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Annu Rev Microbiol. 1995;49:201-38.

Polyketide synthase gene manipulation: a structure-function approach in engineering novel antibiotics.

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School of Pharmacy, University of Wisconsin, Madison 53706, USA.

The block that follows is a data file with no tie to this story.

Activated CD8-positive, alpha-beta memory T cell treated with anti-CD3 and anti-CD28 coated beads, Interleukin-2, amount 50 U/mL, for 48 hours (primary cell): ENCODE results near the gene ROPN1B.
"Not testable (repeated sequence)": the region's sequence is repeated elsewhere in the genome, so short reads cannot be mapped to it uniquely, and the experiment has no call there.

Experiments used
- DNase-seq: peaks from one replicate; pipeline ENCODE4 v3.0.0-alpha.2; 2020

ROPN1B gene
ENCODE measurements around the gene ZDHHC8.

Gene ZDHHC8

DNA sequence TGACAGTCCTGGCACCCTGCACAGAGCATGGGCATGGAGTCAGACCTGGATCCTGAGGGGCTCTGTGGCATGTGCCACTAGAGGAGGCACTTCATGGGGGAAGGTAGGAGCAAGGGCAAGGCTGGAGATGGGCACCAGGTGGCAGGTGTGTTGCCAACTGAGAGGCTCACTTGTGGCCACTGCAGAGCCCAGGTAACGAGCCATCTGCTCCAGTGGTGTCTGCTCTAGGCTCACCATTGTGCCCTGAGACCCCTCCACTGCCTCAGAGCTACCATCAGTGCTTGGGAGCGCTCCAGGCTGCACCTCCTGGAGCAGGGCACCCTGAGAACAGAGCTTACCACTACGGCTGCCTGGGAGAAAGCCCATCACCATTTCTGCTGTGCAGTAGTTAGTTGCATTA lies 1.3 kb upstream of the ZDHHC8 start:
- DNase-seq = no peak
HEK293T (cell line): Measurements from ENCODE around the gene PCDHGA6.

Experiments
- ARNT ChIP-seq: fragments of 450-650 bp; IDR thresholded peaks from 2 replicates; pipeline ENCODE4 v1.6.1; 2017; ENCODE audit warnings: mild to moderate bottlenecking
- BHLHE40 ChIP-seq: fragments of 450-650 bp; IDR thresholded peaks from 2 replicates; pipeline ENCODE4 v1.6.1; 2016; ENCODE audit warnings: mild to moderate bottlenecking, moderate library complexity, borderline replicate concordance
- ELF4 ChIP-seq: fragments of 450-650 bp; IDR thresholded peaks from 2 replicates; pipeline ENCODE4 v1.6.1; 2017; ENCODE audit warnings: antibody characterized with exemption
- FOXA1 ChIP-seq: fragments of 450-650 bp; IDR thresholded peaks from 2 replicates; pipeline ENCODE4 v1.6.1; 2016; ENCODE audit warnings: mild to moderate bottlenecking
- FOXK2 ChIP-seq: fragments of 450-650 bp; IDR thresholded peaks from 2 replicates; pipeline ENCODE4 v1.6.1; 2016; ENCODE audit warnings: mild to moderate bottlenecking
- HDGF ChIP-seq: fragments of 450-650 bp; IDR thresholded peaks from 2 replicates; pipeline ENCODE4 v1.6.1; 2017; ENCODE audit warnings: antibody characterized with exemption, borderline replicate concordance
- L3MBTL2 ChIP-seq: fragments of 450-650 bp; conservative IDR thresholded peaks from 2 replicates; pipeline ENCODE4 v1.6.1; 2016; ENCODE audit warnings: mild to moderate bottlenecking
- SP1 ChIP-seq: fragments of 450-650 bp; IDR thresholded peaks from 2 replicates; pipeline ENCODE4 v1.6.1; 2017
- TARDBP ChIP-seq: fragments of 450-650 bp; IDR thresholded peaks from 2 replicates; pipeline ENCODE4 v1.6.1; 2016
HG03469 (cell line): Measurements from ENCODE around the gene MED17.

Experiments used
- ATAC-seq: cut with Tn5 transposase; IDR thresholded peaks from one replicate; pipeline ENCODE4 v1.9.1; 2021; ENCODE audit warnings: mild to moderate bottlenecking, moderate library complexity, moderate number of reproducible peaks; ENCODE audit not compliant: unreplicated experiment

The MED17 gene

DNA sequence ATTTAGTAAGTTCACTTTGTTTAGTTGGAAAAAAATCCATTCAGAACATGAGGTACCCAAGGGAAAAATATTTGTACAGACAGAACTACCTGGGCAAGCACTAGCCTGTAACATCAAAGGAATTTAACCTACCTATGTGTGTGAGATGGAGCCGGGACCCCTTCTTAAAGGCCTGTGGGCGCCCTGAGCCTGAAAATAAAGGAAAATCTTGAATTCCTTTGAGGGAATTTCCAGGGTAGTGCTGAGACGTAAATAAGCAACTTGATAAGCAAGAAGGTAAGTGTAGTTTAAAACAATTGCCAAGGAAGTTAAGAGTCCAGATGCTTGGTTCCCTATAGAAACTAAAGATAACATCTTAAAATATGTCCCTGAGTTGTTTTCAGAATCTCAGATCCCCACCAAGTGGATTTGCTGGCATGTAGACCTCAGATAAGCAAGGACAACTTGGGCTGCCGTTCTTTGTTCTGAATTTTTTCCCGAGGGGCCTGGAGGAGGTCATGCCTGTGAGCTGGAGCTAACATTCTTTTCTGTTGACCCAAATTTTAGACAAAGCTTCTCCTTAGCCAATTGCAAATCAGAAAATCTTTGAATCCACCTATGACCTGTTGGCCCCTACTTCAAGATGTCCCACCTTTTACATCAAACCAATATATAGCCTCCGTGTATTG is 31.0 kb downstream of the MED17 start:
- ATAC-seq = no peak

Polyketides are produced primarily in microorganisms through a specialized metabolism that is a variation of fatty acid biosynthesis. A strong sequence and mechanistic similarity among many of the fatty acid and polyketide synthase enzymes has led to two paradigms for explaining polyketide biochemistry. In one, polyketides are formed by enzyme complexes consisting of four to seven monofunctional proteins in which the beta-carbonyl groups of the intermediates resulting from the condensation of acetate residues are largely not reduced and cyclization of the intermediates typically produces aromatic compounds. The intermediates in the other model are formed by multifunctional enzymes in which each of the initial condensation products is processed through reduction; reduction and dehydration; or reduction, dehydration, and further reduction cycles to produce highly reduced compounds from acetate, propionate, and butyrate residues. Expression of the genes encoding each type of polyketide synthase, or their mutant forms, has provided much information about the underlying biochemistry and, in some cases, resulted in the formation of novel natural products.

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